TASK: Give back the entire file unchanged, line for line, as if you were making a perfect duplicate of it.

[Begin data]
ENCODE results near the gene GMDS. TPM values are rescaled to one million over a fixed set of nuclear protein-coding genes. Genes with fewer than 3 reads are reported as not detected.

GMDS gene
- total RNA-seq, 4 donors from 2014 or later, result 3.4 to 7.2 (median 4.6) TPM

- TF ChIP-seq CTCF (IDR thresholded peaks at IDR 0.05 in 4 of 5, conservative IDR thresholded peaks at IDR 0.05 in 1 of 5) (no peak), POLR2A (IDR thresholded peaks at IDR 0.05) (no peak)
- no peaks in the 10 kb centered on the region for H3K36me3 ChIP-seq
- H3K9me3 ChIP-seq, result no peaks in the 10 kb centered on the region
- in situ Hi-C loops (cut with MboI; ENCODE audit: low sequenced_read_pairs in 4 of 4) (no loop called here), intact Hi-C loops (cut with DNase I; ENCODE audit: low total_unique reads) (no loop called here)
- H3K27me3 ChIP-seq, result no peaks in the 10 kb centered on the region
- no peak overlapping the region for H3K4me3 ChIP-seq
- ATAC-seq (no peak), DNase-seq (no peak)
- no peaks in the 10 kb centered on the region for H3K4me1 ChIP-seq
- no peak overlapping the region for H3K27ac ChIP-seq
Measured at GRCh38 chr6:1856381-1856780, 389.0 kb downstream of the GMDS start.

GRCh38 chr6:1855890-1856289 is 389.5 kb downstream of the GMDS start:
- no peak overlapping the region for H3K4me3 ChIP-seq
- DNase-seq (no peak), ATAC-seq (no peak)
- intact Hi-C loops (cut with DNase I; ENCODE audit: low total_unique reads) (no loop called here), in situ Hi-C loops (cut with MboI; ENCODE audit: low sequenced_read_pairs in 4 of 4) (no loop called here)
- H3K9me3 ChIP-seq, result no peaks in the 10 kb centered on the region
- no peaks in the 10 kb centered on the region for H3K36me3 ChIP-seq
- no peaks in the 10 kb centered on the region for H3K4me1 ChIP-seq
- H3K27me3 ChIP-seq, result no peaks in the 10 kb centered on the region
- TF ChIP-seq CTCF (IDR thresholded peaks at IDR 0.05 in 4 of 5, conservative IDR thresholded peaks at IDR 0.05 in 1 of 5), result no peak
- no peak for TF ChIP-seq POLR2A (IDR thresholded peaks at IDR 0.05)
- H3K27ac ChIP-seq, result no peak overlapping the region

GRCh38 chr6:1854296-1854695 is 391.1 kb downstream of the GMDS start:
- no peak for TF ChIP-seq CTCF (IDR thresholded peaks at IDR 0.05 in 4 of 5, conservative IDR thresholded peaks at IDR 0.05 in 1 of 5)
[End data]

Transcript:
ENCODE results near the gene GMDS. TPM values are rescaled to one million over a fixed set of nuclear protein-coding genes. Genes with fewer than 3 reads are reported as not detected.

GMDS gene
- total RNA-seq, 4 donors from 2014 or later, result 3.4 to 7.2 (median 4.6) TPM

- TF ChIP-seq CTCF (IDR thresholded peaks at IDR 0.05 in 4 of 5, conservative IDR thresholded peaks at IDR 0.05 in 1 of 5) (no peak), POLR2A (IDR thresholded peaks at IDR 0.05) (no peak)
- no peaks in the 10 kb centered on the region for H3K36me3 ChIP-seq
- H3K9me3 ChIP-seq, result no peaks in the 10 kb centered on the region
- in situ Hi-C loops (cut with MboI; ENCODE audit: low sequenced_read_pairs in 4 of 4) (no loop called here), intact Hi-C loops (cut with DNase I; ENCODE audit: low total_unique reads) (no loop called here)
- H3K27me3 ChIP-seq, result no peaks in the 10 kb centered on the region
- no peak overlapping the region for H3K4me3 ChIP-seq
- ATAC-seq (no peak), DNase-seq (no peak)
- no peaks in the 10 kb centered on the region for H3K4me1 ChIP-seq
- no peak overlapping the region for H3K27ac ChIP-seq
Measured at GRCh38 chr6:1856381-1856780, 389.0 kb downstream of the GMDS start.

GRCh38 chr6:1855890-1856289 is 389.5 kb downstream of the GMDS start:
- no peak overlapping the region for H3K4me3 ChIP-seq
- DNase-seq (no peak), ATAC-seq (no peak)
- intact Hi-C loops (cut with DNase I; ENCODE audit: low total_unique reads) (no loop called here), in situ Hi-C loops (cut with MboI; ENCODE audit: low sequenced_read_pairs in 4 of 4) (no loop called here)
- H3K9me3 ChIP-seq, result no peaks in the 10 kb centered on the region
- no peaks in the 10 kb centered on the region for H3K36me3 ChIP-seq
- no peaks in the 10 kb centered on the region for H3K4me1 ChIP-seq
- H3K27me3 ChIP-seq, result no peaks in the 10 kb centered on the region
- TF ChIP-seq CTCF (IDR thresholded peaks at IDR 0.05 in 4 of 5, conservative IDR thresholded peaks at IDR 0.05 in 1 of 5), result no peak
- no peak for TF ChIP-seq POLR2A (IDR thresholded peaks at IDR 0.05)
- H3K27ac ChIP-seq, result no peak overlapping the region

GRCh38 chr6:1854296-1854695 is 391.1 kb downstream of the GMDS start:
- no peak for TF ChIP-seq CTCF (IDR thresholded peaks at IDR 0.05 in 4 of 5, conservative IDR thresholded peaks at IDR 0.05 in 1 of 5)